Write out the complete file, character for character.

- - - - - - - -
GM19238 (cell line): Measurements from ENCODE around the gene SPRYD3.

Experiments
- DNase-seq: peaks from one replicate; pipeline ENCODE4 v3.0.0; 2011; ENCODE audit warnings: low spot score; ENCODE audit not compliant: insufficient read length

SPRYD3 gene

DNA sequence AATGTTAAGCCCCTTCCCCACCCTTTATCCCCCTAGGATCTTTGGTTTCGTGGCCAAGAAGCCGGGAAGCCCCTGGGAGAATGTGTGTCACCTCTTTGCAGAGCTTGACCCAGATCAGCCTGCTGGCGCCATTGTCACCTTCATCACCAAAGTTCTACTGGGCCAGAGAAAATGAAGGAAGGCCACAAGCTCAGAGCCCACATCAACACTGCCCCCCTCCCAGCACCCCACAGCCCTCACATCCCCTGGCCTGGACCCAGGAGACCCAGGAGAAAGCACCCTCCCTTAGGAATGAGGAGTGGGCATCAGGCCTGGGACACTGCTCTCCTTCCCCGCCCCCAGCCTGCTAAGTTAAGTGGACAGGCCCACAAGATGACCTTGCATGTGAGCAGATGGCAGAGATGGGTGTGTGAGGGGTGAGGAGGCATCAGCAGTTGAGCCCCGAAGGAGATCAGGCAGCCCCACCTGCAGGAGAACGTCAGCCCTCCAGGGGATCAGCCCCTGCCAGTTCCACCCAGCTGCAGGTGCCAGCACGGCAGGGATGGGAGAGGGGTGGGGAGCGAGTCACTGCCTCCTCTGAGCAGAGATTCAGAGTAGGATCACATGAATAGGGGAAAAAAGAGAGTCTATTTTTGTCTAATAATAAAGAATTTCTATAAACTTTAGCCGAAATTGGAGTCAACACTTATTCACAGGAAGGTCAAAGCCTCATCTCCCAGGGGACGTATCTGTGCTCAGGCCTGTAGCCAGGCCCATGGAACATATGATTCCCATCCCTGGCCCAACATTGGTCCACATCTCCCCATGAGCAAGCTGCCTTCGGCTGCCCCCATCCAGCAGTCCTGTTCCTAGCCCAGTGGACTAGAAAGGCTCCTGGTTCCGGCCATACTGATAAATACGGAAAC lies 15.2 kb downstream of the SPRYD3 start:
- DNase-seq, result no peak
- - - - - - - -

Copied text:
GM19238 (cell line): Measurements from ENCODE around the gene SPRYD3.

Experiments
- DNase-seq: peaks from one replicate; pipeline ENCODE4 v3.0.0; 2011; ENCODE audit warnings: low spot score; ENCODE audit not compliant: insufficient read length

SPRYD3 gene

DNA sequence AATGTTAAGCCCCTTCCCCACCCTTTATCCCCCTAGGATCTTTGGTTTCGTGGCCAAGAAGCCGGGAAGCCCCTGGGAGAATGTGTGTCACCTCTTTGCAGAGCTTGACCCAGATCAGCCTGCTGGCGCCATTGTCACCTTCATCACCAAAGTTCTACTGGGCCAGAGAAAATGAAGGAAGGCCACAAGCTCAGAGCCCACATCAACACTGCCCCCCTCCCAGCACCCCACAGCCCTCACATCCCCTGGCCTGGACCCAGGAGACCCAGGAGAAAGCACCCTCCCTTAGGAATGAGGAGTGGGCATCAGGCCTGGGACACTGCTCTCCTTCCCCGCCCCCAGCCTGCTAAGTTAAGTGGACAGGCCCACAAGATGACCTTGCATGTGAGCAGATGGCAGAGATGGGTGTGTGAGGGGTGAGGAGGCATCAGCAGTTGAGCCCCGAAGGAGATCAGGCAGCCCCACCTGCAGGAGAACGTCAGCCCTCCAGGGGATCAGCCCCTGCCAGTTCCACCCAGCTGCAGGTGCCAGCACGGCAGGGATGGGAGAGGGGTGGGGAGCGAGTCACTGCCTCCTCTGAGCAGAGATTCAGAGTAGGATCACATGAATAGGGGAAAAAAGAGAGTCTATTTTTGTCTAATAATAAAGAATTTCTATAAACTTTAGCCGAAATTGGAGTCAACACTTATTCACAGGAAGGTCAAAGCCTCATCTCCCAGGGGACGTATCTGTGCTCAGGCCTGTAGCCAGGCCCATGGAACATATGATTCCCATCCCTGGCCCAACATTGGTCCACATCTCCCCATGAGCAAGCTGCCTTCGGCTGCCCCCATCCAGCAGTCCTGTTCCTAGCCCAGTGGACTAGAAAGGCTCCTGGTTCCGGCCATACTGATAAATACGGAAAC lies 15.2 kb downstream of the SPRYD3 start:
- DNase-seq, result no peak